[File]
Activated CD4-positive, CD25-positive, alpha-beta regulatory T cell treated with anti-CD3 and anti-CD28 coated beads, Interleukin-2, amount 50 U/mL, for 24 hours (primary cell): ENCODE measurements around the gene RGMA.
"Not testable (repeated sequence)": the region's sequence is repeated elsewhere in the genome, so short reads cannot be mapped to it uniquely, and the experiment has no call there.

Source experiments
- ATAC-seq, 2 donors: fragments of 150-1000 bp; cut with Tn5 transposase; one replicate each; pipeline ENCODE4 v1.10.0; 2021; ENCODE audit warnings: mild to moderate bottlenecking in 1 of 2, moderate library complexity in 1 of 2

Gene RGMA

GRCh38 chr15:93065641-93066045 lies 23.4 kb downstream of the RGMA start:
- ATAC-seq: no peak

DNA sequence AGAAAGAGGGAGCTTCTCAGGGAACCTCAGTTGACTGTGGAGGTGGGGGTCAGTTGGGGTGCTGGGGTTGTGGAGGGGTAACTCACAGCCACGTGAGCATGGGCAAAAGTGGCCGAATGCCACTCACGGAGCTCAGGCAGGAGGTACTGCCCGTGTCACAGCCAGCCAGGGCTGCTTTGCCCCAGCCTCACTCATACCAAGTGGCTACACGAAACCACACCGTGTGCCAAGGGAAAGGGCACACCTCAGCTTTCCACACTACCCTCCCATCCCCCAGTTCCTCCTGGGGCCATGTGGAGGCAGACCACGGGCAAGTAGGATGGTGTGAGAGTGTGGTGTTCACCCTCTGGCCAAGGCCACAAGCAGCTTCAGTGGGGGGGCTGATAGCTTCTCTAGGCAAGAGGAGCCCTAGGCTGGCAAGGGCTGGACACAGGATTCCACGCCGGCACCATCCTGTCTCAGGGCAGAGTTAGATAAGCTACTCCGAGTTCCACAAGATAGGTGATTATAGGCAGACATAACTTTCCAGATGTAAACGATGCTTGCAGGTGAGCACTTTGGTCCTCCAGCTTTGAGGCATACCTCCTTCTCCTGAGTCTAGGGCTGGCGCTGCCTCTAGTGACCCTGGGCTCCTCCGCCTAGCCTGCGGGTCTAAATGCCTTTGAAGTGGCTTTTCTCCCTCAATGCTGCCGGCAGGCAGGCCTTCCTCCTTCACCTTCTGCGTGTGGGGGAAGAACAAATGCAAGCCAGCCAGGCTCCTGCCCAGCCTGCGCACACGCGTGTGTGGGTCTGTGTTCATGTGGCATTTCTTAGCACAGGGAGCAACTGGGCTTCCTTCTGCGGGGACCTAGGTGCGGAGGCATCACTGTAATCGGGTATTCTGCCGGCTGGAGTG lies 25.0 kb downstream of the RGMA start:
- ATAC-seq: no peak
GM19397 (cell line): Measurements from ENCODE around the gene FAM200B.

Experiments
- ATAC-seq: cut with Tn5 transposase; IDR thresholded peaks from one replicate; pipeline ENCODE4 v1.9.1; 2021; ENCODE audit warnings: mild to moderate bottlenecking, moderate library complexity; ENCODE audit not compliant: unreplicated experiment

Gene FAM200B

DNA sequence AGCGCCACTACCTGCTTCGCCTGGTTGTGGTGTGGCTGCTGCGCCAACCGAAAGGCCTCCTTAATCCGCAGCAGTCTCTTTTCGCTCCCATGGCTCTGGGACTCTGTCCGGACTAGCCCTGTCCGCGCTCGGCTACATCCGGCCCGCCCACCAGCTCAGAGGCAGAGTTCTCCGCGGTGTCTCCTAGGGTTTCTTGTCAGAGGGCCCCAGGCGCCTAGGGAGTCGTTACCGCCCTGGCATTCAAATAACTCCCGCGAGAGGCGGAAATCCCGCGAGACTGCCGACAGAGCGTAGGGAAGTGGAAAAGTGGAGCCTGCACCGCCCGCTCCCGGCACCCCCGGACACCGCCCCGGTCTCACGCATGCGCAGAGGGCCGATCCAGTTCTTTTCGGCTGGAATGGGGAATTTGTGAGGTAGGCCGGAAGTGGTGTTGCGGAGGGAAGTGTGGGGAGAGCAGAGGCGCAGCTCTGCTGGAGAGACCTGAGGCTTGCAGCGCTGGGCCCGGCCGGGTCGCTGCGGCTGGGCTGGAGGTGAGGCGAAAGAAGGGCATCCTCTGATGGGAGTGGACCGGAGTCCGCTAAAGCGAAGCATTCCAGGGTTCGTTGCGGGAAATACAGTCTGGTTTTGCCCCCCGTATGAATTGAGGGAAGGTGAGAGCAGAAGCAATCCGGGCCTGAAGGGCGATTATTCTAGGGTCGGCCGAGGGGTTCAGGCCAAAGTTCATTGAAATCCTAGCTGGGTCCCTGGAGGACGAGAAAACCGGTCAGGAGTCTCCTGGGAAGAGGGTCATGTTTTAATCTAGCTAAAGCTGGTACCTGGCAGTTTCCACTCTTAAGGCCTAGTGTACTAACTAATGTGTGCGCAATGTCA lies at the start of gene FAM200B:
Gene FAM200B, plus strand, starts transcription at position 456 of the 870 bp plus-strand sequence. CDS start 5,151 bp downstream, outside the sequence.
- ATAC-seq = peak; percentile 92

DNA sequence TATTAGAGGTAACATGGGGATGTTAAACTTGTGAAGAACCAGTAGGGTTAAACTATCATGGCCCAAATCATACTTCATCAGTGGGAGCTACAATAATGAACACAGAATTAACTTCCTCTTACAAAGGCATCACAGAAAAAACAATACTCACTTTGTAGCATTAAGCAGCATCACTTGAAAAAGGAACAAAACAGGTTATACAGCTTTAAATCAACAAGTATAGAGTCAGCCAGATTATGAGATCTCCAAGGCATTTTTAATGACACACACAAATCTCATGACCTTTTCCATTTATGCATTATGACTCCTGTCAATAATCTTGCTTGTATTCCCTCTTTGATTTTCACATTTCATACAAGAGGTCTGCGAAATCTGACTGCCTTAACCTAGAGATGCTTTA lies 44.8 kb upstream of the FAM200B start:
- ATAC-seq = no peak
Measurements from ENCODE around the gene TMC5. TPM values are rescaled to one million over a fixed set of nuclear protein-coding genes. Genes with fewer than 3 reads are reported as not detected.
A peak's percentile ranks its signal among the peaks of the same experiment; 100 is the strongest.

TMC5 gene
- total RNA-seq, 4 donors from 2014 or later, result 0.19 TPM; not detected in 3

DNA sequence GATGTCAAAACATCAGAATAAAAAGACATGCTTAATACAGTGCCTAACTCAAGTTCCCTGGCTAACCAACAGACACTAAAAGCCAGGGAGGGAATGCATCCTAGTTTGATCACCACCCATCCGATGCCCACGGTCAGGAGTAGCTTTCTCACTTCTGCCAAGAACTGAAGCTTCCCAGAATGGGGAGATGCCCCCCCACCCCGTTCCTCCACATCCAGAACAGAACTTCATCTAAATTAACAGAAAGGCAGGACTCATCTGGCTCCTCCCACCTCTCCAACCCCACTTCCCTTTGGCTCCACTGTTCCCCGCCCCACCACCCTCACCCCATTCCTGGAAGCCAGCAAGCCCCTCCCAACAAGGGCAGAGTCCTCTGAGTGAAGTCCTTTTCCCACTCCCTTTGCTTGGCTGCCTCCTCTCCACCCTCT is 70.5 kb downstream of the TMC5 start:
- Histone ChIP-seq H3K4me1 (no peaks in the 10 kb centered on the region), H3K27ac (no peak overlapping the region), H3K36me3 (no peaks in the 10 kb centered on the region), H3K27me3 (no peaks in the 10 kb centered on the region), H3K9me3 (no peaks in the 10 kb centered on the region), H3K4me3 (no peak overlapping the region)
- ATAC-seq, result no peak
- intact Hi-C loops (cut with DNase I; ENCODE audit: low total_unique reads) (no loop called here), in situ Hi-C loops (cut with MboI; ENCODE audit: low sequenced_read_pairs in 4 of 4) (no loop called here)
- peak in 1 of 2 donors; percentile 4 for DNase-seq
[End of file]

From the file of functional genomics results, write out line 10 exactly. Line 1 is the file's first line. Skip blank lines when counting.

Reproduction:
GM19397 (cell line): Measurements from ENCODE around the gene FAM200B.